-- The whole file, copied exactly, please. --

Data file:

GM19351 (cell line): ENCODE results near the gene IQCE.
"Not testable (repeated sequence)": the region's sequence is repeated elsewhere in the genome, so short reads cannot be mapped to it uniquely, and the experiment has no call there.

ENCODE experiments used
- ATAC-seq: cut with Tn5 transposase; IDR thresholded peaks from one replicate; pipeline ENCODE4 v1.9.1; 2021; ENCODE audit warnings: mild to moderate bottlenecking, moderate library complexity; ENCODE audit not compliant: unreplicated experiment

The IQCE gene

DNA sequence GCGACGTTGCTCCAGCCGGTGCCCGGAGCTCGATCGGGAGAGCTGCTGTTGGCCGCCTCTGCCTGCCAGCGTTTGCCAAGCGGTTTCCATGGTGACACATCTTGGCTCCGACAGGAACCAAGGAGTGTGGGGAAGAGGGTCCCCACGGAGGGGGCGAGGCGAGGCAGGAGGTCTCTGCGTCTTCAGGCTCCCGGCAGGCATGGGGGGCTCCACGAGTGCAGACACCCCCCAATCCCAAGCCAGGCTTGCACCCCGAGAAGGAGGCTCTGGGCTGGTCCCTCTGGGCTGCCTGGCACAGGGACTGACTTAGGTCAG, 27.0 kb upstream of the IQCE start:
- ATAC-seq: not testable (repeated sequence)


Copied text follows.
GM19351 (cell line): ENCODE results near the gene IQCE.
"Not testable (repeated sequence)": the region's sequence is repeated elsewhere in the genome, so short reads cannot be mapped to it uniquely, and the experiment has no call there.

ENCODE experiments used
- ATAC-seq: cut with Tn5 transposase; IDR thresholded peaks from one replicate; pipeline ENCODE4 v1.9.1; 2021; ENCODE audit warnings: mild to moderate bottlenecking, moderate library complexity; ENCODE audit not compliant: unreplicated experiment

The IQCE gene

DNA sequence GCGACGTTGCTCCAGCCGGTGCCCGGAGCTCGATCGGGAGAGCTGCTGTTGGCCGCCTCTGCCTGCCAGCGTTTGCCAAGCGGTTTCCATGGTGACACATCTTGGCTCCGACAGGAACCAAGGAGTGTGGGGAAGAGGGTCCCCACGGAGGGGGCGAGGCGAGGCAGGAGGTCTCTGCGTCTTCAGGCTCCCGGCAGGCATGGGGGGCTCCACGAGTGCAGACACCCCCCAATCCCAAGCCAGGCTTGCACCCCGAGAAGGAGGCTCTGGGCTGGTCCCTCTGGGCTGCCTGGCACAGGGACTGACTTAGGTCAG, 27.0 kb upstream of the IQCE start:
- ATAC-seq: not testable (repeated sequence)